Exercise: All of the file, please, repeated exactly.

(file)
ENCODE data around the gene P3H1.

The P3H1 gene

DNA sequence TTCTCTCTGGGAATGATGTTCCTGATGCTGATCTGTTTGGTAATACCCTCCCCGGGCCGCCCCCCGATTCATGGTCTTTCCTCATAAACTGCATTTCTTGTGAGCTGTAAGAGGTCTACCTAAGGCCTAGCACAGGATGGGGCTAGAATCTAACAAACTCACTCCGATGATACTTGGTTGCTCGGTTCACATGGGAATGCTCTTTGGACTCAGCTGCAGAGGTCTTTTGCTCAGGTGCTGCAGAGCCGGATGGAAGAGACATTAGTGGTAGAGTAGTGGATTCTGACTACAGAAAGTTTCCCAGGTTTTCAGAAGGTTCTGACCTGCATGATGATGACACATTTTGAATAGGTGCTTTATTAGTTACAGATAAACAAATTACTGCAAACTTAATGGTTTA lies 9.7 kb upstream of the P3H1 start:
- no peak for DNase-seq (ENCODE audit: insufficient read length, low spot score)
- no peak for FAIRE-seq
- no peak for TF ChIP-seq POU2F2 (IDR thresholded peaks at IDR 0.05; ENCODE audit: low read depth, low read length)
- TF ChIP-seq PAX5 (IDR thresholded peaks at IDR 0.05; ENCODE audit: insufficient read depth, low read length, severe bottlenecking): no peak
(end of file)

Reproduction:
ENCODE data around the gene P3H1.

The P3H1 gene

DNA sequence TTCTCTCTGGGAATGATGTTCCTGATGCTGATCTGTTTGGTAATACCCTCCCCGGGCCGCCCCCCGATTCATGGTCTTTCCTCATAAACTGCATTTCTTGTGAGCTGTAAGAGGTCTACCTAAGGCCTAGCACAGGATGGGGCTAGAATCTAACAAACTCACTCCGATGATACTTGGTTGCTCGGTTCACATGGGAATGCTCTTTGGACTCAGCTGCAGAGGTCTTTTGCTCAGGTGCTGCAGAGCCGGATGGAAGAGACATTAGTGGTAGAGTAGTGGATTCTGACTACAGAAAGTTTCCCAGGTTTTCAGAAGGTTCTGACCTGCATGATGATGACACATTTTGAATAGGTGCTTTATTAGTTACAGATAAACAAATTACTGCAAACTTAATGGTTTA lies 9.7 kb upstream of the P3H1 start:
- no peak for DNase-seq (ENCODE audit: insufficient read length, low spot score)
- no peak for FAIRE-seq
- no peak for TF ChIP-seq POU2F2 (IDR thresholded peaks at IDR 0.05; ENCODE audit: low read depth, low read length)
- TF ChIP-seq PAX5 (IDR thresholded peaks at IDR 0.05; ENCODE audit: insufficient read depth, low read length, severe bottlenecking): no peak